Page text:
Global monetary update: no recession signal
Wednesday, October 31, 2018 at 05:53PM
Simon Ward

Global narrow money trends continue to signal a weak economic outlook but have not deteriorated further since early 2018 – a recession warning, in other words, has yet to be issued.

Six-month growth of global (i.e. G7 plus E7) real narrow money moderated in September but, in broad brush terms, has moved sideways since reaching a low in February, remaining below its range over 2009-17. Allowing for an average nine-month lead, the suggestion is that six-month industrial output momentum will bottom out in late 2018 and stabilise at a weak level in early 2019 – see first chart. 

The expected economic slowdown is on track – G7 plus E7 six-month industrial output growth is estimated to have declined to a 26-month low in September, based on data accounting for two-thirds of the aggregate.

Narrow money trends have stabilised across the major economies: the six-month change in real narrow money is above its minimum over the last year in all the G7 plus E7 economies except Mexico and Korea. Real narrow money growth is relatively firm in Japan and Euroland and weak in the US (and China), casting doubt on the sustainability of recent US economic / equity market outperformance – second chart.

While the stabilisation of G7 plus E7 real narrow money growth is reassuring, trends have deteriorated further in smaller Far East economies suffering a triple squeeze from US rate hikes, China’s slowdown and tariff wars – third and fourth charts. These economies are too small to have a significant direct impact on global activity but associated financial stresses could contribute to an extension of the current “risk-off” move in markets, with negative feedback to monetary trends / economic prospects in the major economies.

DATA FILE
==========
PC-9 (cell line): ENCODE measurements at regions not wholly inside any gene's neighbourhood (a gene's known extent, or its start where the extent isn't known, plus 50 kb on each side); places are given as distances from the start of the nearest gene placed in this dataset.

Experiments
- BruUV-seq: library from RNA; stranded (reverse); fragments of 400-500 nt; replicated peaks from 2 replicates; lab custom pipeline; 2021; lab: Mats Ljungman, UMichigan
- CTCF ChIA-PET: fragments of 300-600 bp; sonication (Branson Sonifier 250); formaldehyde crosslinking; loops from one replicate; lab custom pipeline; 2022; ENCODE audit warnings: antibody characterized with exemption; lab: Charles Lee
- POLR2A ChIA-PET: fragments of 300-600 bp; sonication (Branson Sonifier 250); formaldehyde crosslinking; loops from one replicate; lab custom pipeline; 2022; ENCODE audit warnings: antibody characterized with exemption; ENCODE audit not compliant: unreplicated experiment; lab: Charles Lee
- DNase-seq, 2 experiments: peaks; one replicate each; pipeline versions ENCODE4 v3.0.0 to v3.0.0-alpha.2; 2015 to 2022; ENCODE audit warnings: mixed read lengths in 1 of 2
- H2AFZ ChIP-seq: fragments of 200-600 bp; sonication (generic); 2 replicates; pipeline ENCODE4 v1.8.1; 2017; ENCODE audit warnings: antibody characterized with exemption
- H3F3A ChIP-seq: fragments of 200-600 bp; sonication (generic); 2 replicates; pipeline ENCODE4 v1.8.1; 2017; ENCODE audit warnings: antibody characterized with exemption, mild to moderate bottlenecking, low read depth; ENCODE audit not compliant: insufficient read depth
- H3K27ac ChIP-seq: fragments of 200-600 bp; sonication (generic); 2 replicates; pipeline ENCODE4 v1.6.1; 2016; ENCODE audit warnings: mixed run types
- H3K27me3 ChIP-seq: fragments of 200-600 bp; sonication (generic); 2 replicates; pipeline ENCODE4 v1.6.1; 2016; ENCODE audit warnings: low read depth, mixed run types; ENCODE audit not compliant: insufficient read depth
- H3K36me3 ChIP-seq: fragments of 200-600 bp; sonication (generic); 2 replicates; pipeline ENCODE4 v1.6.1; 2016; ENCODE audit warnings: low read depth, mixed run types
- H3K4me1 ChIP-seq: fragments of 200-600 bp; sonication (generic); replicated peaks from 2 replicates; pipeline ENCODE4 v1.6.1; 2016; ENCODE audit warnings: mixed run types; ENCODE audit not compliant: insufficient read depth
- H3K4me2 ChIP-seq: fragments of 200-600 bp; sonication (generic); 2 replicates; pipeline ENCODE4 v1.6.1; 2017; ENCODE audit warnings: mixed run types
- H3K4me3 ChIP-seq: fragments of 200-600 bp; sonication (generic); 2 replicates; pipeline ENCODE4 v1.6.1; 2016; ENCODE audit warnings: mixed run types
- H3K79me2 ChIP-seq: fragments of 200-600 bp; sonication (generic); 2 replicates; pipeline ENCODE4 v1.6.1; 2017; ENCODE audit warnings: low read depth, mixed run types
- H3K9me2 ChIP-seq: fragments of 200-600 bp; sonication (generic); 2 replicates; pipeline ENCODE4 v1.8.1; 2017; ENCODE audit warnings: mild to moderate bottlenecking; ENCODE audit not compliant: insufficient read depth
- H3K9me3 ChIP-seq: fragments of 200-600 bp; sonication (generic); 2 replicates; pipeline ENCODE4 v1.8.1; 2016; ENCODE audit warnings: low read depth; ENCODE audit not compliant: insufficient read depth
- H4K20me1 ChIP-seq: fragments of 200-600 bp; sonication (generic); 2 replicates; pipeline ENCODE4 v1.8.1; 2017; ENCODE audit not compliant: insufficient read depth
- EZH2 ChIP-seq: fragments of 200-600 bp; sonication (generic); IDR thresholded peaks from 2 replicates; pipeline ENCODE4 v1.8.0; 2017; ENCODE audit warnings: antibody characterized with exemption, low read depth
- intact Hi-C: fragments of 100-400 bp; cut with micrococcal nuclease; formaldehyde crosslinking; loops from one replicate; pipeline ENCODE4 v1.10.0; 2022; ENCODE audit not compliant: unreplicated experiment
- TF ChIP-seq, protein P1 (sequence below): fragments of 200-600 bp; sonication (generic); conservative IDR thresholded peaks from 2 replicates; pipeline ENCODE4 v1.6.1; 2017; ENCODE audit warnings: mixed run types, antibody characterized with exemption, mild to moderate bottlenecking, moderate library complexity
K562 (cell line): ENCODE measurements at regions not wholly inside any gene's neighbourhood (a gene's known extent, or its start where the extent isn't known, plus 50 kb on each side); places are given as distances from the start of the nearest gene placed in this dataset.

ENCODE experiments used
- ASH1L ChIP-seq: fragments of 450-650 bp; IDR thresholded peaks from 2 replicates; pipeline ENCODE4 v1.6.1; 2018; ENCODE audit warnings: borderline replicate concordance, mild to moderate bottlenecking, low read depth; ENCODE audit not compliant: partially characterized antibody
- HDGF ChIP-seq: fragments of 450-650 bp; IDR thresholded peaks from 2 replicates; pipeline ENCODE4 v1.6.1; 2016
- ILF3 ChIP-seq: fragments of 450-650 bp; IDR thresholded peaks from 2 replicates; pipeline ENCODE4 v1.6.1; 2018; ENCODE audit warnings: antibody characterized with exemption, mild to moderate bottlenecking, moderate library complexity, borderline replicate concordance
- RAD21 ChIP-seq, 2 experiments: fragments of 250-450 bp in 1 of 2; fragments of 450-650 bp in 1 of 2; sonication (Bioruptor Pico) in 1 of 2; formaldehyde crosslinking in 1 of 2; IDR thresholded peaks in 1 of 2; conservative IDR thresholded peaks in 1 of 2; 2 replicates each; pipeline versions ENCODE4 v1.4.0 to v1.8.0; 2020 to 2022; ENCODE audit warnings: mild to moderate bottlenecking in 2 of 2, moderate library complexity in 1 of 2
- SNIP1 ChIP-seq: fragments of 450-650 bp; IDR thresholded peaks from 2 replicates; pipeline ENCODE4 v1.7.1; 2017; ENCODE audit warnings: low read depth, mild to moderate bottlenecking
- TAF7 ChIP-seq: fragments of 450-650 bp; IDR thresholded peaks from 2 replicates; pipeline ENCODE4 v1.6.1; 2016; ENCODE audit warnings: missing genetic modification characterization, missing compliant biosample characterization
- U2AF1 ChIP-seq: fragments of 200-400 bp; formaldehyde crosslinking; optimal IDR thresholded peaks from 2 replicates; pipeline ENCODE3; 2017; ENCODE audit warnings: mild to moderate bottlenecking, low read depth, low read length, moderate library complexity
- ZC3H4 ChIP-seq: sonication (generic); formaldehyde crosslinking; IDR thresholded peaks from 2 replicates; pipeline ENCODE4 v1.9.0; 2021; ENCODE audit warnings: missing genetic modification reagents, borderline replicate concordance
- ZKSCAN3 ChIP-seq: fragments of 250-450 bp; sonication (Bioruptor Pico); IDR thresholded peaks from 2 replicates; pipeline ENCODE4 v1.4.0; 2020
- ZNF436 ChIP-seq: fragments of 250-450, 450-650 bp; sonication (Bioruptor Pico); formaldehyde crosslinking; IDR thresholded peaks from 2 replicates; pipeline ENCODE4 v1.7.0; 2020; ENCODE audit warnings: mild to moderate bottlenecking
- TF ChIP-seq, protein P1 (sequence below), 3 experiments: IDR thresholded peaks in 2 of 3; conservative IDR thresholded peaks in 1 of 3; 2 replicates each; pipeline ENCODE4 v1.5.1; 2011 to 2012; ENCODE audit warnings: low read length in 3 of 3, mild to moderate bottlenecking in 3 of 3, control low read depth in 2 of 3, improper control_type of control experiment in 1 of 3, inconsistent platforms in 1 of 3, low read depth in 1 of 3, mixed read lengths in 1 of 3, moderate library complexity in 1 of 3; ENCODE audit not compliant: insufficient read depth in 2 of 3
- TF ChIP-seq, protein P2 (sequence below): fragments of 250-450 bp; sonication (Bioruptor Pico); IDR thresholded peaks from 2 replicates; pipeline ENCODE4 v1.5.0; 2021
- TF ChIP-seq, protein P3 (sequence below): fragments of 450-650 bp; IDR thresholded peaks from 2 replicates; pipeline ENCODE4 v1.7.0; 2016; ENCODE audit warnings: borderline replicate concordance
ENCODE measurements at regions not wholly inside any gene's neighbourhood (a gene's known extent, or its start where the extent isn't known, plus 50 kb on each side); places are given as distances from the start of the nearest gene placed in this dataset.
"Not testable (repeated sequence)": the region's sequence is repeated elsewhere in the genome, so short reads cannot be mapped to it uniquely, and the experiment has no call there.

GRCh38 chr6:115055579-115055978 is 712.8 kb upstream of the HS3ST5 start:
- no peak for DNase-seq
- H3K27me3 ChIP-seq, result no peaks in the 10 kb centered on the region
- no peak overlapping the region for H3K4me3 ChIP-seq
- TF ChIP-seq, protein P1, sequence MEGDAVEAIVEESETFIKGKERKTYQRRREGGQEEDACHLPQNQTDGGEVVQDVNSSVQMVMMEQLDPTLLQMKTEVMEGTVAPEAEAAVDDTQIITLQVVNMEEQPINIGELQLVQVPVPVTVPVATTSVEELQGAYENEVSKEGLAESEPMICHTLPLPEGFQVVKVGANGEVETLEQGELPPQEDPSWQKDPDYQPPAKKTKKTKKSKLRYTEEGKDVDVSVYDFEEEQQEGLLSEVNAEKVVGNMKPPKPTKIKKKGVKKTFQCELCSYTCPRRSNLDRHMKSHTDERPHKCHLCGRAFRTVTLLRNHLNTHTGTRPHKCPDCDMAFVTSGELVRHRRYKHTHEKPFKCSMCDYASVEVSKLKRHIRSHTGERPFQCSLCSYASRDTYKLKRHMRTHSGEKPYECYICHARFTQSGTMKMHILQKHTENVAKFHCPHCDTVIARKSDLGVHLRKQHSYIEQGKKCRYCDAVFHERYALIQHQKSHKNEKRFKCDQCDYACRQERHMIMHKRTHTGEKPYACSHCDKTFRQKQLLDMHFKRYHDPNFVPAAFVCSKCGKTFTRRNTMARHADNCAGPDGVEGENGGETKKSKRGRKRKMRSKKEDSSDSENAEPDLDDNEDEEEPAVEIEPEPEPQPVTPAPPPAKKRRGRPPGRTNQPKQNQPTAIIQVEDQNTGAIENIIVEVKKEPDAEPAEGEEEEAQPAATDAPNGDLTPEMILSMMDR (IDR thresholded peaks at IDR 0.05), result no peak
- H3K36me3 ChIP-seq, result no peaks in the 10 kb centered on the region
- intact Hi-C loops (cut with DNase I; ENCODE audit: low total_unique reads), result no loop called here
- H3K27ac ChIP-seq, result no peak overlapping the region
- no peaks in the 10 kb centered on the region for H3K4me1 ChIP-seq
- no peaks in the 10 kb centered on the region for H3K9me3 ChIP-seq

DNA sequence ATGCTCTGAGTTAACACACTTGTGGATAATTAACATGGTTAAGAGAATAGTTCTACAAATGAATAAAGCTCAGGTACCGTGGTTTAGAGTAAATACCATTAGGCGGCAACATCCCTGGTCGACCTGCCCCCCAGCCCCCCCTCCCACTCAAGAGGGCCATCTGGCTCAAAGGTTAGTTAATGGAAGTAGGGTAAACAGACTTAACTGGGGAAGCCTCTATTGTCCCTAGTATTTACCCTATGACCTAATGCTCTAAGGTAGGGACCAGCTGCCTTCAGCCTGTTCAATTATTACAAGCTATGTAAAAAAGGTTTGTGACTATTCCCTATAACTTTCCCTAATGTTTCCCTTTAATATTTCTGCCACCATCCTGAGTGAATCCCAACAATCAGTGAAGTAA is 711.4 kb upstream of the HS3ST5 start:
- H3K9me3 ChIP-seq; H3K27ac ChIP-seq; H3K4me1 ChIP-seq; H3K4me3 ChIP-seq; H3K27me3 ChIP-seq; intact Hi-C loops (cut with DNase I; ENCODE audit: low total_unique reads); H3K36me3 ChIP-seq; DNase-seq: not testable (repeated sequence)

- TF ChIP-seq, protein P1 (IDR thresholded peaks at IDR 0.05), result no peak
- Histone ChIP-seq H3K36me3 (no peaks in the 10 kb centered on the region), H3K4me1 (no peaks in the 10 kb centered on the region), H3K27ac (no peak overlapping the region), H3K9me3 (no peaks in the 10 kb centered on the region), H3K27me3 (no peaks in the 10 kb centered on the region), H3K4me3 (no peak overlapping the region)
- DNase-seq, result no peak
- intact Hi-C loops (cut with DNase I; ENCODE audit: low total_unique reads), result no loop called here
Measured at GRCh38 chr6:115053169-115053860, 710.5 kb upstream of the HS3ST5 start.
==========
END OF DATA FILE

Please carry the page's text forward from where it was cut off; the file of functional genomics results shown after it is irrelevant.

The two "monetarist" rules followed here for switching between global equities and US dollar cash recommended cash at end-September. The first rule, which prefers equities if G7 plus E7 six-month real narrow money growth is above industrial output growth, will move back into equities at end-October, since a positive gap was restored in August and appears to have been maintained in September – first chart.

As an aside, G7 plus E7 annual real narrow money growth remained below industrial output growth in August and, probably, September. A switching rule using annual growth rates would also have outperformed buy-and-hold significantly historically but by less than the rule based on six-month changes.

The second rule prefers equities if G7-only annual real narrow money growth is above 3.0%, its pre-GFC long-run average. Growth recovered in September but did not exceed this threshold, so this rule will remain in cash during November – fifth chart.

Article originally appeared on Money Moves Markets (http://moneymovesmarkets.com/).
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